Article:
Conspicuous in its absence at the Farnborough air show this week is Qatar Airways’ first Airbus A380, the spring delivery of which was delayed in part because the carrier wants additional work completed on the interior paint, wallpaper and non-textile flooring in the galley area. In order to remedy the latter issue, galleys must “now have to be removed to lay new flooring in a time-consuming process”, the Wall Street Journal reports.
Qatar Airways chief Akbar Al Baker is notoriously demanding about the jetliners he orders, and their interiors. So it’s not entirely surprising that he is being exacting about things like interior wall coverings and galley floors. But the laborious galley removal work in particular – which Airbus said must be done carefully – comes at a time when the industry is already grappling with a constraint in galley engineering resources, which have resulted in galley delivery delays.
Japanese carrier Skymark faces a six-month delivery delay of its A380 due to problems with interior fittings. Asked specifically whether any galley fine-tuning is impacting the Skymark A380 delay, an Airbus spokesman told RGN, “The industrial schedule of Skymark’s A380s is on track. But we monitor the cabin supplier situation, together with the airline.”
A380 galleys are essentially like working on two A340s at once, and the level of customization is often high. The number of engineering drawings to be reviewed and approved internally at the supplier is quite significant, like a small mountain. And in Europe you can’t just tell people to work longer hours or have two shifts, due to labor laws and unions.
Early this year, Air Lease Corp chief Steven Udvar-Hazy sounded the alarm about constraints in the overall supply chain, highlighting buyer furnished equipment (BFE) galleys and seats, specifically. “There is a huge issue in lead times certification and engineering product testing of BFE galleys and seats, and what we’re finding is that both Airbus and Boeing are imposing longer and longer lead times on the customer to designate specific model numbers of seats and galleys and I think those manufacturers that make seats and galleys are working literally in three shifts a day to meet the demand and it is working at full speed ahead and we don’t see a lot of cushion in that [situation],” he said.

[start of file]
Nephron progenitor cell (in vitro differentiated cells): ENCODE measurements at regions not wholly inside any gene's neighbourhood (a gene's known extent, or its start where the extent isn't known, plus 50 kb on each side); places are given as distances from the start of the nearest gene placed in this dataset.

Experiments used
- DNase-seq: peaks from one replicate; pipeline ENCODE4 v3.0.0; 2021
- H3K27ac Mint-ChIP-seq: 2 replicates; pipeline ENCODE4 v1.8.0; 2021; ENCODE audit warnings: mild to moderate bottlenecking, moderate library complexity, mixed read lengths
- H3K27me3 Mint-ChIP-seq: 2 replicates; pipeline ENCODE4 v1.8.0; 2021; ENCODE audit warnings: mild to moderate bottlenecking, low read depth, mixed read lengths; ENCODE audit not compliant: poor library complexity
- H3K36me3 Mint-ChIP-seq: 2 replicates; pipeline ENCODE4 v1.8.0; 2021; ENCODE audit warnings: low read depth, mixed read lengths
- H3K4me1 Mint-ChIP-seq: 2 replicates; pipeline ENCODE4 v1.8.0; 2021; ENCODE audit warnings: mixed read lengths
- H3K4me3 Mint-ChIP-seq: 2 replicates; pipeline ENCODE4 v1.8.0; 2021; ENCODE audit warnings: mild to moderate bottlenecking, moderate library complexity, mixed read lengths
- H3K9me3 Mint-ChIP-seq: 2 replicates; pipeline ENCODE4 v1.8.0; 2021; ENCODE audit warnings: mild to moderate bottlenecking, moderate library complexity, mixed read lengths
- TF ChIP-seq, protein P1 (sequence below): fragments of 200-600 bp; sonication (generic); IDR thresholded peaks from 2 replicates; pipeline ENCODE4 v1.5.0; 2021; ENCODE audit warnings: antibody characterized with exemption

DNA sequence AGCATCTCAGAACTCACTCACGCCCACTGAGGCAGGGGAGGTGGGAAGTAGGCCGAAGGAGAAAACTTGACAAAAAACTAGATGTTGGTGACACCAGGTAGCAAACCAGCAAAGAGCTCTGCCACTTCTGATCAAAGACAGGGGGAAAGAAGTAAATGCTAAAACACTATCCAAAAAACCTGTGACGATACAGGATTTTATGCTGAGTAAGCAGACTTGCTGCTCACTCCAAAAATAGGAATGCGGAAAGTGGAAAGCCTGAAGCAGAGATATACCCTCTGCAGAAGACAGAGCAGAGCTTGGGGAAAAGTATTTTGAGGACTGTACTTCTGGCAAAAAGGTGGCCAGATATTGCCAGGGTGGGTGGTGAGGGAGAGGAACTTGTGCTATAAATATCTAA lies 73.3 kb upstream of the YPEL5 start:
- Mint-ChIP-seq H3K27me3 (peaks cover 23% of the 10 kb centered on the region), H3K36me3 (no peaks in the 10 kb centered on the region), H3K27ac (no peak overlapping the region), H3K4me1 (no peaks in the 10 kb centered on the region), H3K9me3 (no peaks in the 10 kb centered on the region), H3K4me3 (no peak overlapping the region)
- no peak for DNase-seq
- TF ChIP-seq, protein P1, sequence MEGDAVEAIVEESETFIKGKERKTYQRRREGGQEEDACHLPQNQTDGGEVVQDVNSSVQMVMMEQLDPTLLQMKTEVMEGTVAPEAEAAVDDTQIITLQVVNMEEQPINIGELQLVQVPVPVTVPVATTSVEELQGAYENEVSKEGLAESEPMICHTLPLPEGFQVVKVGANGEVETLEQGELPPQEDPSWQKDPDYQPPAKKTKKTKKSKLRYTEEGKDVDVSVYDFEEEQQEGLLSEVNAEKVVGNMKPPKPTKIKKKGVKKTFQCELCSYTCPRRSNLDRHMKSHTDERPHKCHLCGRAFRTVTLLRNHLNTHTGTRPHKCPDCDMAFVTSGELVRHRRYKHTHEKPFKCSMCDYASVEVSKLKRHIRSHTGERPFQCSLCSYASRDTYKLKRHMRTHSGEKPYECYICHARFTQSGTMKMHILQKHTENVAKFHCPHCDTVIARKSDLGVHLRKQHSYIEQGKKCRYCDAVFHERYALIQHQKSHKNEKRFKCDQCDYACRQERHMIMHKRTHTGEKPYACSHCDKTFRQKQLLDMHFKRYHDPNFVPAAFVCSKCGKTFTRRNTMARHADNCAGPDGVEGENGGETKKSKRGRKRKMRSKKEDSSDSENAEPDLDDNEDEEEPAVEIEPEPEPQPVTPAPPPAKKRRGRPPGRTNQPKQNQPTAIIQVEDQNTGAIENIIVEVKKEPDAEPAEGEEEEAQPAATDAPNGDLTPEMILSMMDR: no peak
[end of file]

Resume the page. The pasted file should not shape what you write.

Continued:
In April, Zodiac Aerospace announced that the financial performance of its galleys and equipment segment was below expectations due to difficulties in its premium galley activity in Germany. Zodiac Premium Galleys – the new name of Zodiac’s Sell unit – provides the A380’s customizable galleys, and “was in fact impacted by some issues with a union, resulting in lower productivity and therefore in delays with some galleys”, said Zodiac Aerospace executive VP, communication & investor relations Pierre-Antony Vastra.
Such challenges can be compounded when a galley supplier is doing HOV (Head of Version), i.e., the very first ship set, for several airlines at once. It’s a bit like the “beta version” when all glitches must be found and tweaking must take place so that subsequent ship sets can be simply copy/pasted.
However, Vastra stressed that to his knowledge, even if Zodiac is delivering some galleys later than the due date, “this was not impacting the delivery of the aircraft itself”.